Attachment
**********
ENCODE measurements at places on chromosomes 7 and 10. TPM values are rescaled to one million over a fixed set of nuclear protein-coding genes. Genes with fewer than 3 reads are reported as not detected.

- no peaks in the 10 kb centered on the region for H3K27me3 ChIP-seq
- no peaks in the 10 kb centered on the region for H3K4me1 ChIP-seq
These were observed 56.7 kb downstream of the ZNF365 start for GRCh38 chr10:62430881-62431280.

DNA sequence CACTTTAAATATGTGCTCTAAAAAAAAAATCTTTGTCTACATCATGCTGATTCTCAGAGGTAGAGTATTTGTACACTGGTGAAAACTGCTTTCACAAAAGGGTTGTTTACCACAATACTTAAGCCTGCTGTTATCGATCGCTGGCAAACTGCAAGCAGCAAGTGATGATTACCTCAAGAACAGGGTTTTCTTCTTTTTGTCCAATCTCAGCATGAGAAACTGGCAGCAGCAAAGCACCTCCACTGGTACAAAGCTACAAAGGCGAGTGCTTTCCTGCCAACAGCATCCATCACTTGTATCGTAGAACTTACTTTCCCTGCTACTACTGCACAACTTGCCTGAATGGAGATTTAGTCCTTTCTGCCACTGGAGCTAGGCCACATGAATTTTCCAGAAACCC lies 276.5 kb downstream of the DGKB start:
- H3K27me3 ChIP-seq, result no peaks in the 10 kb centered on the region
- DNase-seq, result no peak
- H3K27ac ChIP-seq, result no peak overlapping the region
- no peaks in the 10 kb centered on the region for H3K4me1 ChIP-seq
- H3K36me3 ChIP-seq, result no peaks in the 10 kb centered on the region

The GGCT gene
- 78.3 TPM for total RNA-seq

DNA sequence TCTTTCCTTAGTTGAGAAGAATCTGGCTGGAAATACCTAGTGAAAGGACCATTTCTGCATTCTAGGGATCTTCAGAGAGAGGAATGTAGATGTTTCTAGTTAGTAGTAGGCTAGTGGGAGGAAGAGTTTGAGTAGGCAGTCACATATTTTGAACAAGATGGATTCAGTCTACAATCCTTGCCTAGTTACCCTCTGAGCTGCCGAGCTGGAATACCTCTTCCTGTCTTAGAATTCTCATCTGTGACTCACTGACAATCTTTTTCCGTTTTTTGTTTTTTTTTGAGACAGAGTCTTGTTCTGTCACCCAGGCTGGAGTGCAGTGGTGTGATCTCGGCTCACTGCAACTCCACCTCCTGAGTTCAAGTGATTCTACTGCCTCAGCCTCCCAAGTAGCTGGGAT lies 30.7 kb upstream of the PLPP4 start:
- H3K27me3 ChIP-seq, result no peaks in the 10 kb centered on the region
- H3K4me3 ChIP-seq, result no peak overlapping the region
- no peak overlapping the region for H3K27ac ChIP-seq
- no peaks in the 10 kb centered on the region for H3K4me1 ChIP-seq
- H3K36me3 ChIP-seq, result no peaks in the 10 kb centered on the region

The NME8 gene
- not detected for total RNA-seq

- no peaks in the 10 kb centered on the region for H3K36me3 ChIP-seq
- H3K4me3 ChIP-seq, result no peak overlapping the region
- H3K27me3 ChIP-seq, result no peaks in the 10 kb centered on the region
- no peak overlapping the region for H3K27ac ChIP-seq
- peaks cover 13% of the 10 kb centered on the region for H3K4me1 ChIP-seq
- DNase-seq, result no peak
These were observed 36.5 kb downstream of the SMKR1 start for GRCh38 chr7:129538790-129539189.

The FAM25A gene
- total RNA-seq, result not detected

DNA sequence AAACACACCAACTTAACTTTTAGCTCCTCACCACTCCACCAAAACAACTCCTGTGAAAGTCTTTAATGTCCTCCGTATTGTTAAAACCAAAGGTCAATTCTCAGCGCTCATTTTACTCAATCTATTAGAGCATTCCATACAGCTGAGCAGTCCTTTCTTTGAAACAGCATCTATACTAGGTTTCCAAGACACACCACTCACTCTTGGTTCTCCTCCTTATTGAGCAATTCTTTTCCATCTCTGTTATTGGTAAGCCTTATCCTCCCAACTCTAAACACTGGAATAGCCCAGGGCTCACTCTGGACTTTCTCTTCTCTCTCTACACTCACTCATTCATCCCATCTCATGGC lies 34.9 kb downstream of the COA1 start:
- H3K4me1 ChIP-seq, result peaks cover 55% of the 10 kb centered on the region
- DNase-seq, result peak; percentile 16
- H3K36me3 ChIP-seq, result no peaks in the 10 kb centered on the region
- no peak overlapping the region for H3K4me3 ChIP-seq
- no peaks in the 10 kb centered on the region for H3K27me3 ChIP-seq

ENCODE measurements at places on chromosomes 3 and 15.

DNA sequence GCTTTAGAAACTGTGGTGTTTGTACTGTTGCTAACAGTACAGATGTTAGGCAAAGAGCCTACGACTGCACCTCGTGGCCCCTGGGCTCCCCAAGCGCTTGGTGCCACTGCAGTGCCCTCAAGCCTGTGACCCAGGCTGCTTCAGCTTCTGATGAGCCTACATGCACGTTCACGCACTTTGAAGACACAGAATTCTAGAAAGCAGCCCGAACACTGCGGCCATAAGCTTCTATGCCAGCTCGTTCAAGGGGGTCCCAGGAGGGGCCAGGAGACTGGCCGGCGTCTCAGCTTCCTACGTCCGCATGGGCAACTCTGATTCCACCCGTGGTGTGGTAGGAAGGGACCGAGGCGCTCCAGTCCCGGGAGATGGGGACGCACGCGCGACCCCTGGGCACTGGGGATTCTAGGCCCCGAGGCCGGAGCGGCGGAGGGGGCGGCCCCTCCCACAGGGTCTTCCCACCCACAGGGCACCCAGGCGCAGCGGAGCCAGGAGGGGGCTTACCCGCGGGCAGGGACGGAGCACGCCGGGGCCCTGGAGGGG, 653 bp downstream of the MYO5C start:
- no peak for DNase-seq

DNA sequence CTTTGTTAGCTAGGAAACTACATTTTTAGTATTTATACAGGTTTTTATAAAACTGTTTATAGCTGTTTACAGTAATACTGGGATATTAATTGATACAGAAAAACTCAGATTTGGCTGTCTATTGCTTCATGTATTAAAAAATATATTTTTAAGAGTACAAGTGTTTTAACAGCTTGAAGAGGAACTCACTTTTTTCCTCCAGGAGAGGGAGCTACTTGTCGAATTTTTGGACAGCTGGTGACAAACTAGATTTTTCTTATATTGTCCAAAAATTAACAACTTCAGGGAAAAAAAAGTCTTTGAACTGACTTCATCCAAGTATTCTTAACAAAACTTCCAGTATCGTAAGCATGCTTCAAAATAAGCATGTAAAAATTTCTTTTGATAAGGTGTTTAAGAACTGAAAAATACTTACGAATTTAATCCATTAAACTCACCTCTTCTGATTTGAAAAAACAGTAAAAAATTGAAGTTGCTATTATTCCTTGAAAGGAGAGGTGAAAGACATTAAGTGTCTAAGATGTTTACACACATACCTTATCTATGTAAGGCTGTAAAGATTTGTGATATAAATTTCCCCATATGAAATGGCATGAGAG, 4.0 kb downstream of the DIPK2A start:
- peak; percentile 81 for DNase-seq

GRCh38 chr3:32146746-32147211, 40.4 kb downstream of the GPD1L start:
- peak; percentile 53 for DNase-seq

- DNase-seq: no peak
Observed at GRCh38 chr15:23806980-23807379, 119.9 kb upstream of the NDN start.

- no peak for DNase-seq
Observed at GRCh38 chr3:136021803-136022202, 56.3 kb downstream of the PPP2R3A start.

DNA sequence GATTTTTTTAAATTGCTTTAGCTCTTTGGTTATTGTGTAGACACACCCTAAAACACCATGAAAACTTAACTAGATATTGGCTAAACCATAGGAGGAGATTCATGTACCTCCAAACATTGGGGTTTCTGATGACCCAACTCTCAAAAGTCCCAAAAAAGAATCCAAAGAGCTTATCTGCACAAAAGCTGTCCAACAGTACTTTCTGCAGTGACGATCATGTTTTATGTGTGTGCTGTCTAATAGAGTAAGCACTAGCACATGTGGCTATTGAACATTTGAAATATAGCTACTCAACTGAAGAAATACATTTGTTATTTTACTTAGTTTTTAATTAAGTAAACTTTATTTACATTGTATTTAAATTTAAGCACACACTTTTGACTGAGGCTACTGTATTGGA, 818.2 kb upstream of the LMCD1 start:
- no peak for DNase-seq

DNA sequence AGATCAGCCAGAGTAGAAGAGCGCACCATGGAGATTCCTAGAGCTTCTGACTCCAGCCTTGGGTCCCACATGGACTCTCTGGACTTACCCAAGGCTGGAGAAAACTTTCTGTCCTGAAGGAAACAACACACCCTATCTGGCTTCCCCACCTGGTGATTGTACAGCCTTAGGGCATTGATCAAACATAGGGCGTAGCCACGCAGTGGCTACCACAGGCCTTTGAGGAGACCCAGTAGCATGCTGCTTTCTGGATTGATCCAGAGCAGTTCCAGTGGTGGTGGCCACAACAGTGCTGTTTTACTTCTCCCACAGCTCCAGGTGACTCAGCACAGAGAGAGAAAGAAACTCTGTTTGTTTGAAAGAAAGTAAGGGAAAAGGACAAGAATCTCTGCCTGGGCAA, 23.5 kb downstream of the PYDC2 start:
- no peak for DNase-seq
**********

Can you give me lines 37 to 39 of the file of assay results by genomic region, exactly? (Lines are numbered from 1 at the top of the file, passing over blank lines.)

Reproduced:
DNA sequence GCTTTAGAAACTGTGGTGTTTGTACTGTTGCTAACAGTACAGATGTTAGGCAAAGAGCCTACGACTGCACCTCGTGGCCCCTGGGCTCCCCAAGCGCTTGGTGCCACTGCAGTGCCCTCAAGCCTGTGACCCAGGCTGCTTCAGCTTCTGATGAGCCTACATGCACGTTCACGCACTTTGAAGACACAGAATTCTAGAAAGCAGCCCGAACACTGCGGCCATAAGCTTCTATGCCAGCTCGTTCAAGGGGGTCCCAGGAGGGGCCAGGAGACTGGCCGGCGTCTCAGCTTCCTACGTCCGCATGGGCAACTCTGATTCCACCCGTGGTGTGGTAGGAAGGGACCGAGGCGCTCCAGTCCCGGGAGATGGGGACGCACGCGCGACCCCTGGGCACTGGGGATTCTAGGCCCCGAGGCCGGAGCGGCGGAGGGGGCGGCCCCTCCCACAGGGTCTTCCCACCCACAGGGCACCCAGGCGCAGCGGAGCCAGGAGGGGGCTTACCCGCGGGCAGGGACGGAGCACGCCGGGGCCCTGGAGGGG, 653 bp downstream of the MYO5C start:
- no peak for DNase-seq

DNA sequence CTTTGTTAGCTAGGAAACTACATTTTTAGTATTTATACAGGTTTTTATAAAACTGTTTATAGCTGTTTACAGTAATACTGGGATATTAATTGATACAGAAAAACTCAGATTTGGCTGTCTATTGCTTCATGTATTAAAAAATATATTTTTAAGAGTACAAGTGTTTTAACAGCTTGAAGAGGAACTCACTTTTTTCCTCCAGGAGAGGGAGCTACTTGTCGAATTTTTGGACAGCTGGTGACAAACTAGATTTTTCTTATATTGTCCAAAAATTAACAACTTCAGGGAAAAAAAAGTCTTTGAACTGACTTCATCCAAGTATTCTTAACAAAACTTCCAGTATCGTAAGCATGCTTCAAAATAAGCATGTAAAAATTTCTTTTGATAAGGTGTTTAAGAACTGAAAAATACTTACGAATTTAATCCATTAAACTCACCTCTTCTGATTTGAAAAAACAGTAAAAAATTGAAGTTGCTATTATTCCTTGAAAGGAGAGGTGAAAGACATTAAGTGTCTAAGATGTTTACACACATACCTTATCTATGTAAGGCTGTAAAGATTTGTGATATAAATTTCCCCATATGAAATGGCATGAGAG, 4.0 kb downstream of the DIPK2A start: